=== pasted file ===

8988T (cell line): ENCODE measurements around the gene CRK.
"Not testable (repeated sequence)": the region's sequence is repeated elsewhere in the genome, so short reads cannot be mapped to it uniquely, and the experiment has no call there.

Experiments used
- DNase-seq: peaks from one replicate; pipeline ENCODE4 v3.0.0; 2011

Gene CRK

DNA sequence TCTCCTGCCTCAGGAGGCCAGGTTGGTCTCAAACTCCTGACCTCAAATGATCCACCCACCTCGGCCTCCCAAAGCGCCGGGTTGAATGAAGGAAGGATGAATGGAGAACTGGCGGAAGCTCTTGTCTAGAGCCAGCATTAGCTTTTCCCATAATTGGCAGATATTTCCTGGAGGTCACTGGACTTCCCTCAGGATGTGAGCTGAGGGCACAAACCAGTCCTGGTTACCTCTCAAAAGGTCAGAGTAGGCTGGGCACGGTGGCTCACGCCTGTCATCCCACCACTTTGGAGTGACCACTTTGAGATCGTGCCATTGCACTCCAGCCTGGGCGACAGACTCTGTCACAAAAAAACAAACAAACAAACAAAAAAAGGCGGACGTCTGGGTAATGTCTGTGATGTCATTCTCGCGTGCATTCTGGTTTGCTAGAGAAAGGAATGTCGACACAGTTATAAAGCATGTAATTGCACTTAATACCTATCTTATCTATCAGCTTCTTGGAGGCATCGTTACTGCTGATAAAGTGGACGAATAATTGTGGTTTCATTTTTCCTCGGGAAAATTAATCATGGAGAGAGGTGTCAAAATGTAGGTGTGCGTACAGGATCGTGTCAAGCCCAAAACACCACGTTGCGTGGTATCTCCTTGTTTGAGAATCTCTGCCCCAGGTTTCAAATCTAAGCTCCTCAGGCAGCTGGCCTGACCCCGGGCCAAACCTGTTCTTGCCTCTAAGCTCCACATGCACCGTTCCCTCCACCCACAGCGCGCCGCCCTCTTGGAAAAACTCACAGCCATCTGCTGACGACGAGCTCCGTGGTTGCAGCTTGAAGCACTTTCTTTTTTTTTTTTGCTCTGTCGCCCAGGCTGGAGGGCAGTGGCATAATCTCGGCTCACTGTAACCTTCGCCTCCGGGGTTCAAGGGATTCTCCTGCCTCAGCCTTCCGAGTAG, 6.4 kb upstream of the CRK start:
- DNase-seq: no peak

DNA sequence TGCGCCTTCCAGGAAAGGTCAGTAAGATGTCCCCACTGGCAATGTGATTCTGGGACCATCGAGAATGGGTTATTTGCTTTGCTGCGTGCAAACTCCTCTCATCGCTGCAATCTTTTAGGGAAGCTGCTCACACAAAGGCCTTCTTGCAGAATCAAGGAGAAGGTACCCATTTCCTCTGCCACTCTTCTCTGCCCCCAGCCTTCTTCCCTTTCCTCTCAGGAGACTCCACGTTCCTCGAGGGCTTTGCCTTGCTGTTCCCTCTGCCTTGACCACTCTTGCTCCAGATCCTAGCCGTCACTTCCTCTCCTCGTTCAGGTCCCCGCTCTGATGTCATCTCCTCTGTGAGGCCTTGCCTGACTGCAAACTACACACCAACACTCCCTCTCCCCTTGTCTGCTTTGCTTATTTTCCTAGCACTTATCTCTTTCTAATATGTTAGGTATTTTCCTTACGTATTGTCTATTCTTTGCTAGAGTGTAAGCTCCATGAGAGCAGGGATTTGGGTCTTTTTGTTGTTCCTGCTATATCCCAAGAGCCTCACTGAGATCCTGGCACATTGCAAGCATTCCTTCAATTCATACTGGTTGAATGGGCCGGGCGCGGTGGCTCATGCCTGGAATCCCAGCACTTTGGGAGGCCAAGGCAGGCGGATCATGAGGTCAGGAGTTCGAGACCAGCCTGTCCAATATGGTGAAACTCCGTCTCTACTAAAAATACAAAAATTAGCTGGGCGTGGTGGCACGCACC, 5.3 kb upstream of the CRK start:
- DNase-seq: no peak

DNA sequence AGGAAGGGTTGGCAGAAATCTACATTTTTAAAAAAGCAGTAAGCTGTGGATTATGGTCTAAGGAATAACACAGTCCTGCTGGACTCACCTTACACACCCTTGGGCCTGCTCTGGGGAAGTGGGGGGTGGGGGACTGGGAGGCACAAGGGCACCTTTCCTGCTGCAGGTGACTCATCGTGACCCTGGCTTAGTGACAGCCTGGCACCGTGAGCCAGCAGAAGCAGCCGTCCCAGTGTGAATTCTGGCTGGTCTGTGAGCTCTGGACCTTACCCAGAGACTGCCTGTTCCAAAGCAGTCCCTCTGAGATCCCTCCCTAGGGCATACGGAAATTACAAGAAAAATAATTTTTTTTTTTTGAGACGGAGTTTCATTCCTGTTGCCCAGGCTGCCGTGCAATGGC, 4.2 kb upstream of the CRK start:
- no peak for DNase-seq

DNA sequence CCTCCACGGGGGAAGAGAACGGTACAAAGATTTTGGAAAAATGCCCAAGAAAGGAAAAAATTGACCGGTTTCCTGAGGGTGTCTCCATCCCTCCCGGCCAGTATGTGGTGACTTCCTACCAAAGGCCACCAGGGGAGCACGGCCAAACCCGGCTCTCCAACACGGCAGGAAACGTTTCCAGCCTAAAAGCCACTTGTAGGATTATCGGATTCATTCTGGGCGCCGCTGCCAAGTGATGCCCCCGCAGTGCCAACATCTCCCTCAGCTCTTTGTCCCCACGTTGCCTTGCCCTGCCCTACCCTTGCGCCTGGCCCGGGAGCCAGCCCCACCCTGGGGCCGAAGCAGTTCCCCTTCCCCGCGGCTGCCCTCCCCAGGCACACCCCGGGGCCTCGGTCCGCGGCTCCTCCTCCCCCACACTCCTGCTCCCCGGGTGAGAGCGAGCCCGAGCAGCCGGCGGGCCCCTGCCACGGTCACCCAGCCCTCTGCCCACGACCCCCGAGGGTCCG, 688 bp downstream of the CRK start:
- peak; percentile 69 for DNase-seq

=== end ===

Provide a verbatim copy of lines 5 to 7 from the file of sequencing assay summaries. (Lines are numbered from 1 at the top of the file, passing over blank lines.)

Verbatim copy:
Gene CRK

DNA sequence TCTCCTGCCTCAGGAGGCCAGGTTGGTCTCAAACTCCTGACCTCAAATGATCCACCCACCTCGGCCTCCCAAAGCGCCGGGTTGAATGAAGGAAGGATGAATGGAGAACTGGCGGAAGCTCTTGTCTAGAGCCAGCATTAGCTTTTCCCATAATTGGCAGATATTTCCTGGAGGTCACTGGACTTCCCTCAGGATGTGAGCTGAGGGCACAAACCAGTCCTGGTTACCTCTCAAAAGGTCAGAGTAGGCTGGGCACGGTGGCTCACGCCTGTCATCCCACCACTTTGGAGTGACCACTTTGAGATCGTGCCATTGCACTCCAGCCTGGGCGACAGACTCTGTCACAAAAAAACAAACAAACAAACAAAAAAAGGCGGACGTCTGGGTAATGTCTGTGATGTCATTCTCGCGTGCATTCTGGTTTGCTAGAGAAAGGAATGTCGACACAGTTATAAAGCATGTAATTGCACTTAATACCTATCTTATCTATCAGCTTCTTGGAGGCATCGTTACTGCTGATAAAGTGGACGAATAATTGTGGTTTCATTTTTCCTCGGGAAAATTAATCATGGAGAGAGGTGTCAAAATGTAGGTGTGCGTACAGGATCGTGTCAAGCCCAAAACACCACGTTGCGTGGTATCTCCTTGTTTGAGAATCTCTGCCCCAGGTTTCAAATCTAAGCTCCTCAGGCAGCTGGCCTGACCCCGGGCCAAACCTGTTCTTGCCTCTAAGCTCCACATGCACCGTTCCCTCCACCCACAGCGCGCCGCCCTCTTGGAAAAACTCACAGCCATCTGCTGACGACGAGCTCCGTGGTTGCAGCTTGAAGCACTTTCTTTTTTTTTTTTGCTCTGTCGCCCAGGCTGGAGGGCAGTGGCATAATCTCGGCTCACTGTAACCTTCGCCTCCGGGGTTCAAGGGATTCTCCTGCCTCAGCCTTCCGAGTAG, 6.4 kb upstream of the CRK start:
- DNase-seq: no peak